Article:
2009. 12. 15.
reveals signs of optimism among Europeans.
The economic ‘feel-bad’ factor appears to be fading: for the first time since autumn 2007, short-term expectations about the economic situation are moving in a positive direction. However, the expectation that the national employment situation will worsen continues to dominate public opinion.
Now that the G20 and the IMF have given the impetus for economic recovery, national governments and the European Union are called to the task of fighting the crisis.
Europeans believe that the EU offers adequate support to address the effects of globalisation. However, the view that the European Union has sufficient power and tools to defend its economic interests in the global economy has declined somewhat, though it is still held by a clear majority.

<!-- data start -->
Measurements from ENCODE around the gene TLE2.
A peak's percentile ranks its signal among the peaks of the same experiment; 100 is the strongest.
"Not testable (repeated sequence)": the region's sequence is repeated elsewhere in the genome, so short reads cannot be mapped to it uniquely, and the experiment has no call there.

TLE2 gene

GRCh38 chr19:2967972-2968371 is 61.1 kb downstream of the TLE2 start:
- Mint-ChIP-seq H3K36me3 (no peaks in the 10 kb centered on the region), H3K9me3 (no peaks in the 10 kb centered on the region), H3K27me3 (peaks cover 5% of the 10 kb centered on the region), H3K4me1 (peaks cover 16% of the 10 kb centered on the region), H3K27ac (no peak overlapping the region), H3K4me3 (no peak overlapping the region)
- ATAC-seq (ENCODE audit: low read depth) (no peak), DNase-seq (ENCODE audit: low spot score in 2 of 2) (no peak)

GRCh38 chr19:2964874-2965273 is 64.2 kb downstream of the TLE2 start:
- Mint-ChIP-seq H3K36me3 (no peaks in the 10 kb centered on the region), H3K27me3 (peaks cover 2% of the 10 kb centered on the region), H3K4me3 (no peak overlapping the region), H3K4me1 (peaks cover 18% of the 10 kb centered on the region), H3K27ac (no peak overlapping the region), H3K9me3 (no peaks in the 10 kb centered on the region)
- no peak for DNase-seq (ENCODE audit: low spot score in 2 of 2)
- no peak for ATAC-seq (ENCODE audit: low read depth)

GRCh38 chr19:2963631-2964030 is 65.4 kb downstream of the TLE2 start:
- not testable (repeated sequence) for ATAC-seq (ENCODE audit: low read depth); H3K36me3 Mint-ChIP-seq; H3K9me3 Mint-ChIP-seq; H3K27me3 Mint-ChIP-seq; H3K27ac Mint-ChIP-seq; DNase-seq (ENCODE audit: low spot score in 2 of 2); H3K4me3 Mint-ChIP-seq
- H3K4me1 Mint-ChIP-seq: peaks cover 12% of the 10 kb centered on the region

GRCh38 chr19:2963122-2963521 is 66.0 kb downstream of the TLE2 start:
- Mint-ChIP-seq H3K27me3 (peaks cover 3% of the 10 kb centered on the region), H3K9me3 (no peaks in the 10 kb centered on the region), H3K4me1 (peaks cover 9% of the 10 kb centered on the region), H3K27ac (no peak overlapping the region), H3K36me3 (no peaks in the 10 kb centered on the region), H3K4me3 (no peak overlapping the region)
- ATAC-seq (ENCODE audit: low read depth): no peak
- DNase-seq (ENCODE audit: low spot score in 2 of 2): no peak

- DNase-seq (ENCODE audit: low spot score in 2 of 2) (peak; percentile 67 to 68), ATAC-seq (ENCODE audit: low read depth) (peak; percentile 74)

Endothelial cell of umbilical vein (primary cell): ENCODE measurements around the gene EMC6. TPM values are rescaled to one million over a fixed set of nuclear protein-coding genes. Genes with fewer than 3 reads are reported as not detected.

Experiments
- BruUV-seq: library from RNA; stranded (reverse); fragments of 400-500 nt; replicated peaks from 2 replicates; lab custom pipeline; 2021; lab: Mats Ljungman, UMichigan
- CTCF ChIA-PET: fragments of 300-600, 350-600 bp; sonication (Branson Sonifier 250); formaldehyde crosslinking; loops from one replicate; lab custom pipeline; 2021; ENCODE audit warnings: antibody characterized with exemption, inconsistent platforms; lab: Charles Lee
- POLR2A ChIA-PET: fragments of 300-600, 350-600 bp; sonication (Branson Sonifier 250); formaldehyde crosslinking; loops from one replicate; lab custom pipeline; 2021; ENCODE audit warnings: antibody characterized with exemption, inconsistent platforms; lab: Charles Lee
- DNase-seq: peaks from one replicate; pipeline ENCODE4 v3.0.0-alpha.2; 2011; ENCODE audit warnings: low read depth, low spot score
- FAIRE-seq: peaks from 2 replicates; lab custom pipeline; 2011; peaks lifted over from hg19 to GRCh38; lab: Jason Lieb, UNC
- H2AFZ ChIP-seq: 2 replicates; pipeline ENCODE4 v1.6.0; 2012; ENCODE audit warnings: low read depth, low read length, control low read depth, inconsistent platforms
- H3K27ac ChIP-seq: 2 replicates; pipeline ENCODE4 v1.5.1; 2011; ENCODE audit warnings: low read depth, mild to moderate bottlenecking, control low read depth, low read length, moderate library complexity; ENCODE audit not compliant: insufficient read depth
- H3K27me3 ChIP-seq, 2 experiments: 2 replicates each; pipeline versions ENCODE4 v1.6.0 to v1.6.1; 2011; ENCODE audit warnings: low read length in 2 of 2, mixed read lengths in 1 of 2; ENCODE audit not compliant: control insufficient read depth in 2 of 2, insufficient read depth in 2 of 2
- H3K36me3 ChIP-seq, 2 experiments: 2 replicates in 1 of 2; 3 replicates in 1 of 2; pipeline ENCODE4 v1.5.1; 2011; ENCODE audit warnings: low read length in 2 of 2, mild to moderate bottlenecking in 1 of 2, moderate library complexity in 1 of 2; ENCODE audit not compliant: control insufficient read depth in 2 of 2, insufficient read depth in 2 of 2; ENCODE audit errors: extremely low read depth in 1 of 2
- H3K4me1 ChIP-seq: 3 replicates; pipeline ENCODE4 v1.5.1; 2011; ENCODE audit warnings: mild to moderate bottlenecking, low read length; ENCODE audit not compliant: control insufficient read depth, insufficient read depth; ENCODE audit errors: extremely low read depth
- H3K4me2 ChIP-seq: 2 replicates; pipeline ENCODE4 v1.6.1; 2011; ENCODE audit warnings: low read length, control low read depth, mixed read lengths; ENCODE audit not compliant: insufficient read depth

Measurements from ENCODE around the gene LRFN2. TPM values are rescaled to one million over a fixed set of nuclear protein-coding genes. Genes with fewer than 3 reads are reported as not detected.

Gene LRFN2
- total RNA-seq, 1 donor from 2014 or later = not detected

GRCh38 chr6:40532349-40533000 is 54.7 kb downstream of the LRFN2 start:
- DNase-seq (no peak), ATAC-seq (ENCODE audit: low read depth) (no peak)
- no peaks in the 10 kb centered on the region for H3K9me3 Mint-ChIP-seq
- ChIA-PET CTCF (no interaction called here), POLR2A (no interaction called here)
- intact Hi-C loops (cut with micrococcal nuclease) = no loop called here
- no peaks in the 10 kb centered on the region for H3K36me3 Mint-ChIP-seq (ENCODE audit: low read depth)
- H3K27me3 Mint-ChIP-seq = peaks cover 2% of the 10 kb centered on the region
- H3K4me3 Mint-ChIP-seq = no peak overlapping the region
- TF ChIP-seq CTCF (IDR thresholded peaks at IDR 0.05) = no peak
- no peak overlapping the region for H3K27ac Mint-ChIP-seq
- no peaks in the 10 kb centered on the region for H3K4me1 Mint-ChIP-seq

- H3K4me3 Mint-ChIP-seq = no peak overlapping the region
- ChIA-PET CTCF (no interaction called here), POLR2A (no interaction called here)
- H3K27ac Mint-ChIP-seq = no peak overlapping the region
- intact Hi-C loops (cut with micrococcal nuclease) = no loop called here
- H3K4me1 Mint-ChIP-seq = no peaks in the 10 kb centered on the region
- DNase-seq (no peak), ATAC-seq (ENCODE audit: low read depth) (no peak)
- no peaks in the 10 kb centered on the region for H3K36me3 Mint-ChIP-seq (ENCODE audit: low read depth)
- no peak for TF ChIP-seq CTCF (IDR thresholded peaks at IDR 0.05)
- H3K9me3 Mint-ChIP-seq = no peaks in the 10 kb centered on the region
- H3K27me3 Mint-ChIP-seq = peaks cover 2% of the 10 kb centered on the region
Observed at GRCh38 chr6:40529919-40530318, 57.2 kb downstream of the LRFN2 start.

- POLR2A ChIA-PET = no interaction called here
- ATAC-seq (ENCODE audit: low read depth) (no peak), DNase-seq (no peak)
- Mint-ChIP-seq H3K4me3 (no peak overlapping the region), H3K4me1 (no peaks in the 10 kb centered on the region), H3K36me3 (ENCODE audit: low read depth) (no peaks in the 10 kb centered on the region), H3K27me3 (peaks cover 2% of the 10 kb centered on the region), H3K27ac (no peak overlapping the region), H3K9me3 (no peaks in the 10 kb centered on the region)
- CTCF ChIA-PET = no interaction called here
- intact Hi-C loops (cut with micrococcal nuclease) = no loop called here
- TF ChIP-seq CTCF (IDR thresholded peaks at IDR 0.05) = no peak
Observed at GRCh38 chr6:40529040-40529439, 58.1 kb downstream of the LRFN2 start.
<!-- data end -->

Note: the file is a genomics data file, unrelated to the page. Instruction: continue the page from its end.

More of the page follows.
There is no clear consensus about how the financial system in the European Union should be reformed. Having a stronger European system of supervision, more transparency in the financial markets and more
accountability of financial managers, including bonuses are cited by comparable proportions of Europeans on average.
Views are almost equally split on the priority to give to the protection or the environment or to growth. This relative indecision of European public opinion can be explained by the fact that a large proportion consider that economic growth and the environment are not necessarily mutually exclusive.